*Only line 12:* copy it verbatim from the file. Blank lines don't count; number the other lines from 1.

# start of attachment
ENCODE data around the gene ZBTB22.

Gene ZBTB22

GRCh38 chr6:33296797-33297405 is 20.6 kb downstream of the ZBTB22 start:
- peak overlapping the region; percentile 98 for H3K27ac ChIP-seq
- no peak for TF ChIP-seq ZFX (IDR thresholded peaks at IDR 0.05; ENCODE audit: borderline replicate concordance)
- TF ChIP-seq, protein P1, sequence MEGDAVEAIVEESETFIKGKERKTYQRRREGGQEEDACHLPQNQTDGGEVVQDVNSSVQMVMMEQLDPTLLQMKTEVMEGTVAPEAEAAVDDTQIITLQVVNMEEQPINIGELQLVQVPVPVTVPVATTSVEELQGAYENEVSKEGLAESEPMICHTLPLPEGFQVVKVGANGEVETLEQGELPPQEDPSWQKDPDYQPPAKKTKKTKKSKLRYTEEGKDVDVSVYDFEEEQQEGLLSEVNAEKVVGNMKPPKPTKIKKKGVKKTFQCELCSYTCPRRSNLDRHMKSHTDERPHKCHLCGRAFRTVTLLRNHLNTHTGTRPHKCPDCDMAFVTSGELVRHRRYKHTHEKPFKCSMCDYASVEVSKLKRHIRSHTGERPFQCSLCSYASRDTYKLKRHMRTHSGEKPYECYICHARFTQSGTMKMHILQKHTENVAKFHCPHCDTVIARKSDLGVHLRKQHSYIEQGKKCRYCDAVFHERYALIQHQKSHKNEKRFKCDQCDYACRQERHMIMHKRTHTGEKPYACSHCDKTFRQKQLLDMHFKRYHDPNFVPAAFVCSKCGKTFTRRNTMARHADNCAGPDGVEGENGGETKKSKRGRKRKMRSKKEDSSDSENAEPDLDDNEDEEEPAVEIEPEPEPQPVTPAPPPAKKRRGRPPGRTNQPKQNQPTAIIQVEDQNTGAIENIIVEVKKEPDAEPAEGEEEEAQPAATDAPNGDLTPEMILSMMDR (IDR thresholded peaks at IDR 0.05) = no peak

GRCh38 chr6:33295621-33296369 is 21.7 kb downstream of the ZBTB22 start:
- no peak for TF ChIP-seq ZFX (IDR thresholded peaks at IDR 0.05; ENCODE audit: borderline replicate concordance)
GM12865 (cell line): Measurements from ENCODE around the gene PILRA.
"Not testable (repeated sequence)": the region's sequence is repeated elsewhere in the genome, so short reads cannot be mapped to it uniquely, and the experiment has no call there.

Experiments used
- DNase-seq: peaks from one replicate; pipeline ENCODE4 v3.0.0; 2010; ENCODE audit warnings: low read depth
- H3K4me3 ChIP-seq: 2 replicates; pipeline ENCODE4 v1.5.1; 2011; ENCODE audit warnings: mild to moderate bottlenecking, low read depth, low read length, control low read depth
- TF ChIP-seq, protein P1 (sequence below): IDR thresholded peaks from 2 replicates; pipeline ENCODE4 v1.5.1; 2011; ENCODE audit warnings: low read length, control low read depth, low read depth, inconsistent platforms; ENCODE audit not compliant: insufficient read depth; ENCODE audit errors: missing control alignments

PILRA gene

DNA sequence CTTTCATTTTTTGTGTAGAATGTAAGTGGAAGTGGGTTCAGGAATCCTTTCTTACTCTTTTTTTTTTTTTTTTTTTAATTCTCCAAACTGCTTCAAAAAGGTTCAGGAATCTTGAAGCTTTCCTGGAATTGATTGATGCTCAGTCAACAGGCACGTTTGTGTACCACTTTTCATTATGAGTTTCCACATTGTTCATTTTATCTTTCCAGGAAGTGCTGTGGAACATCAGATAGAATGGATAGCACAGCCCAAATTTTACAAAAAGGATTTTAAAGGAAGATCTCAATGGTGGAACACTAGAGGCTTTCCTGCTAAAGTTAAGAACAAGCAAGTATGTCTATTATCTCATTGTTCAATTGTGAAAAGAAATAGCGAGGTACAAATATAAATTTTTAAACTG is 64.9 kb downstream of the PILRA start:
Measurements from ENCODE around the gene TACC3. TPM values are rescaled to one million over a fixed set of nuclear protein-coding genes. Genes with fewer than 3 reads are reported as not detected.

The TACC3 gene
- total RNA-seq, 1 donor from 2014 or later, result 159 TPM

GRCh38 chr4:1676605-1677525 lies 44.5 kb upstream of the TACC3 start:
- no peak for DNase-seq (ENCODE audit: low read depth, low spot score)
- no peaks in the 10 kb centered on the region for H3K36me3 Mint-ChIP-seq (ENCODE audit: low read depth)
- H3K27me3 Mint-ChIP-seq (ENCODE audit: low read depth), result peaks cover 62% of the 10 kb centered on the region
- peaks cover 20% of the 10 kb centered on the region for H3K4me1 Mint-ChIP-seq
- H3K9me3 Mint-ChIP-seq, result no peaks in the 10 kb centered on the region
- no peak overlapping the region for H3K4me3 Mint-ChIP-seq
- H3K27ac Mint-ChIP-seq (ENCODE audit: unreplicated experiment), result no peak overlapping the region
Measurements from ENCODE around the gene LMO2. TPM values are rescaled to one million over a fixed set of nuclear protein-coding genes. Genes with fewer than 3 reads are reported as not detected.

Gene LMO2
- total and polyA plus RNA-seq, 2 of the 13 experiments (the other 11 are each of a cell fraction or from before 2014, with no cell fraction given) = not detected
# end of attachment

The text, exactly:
- DNase-seq: peaks from one replicate; pipeline ENCODE4 v3.0.0; 2010; ENCODE audit warnings: low read depth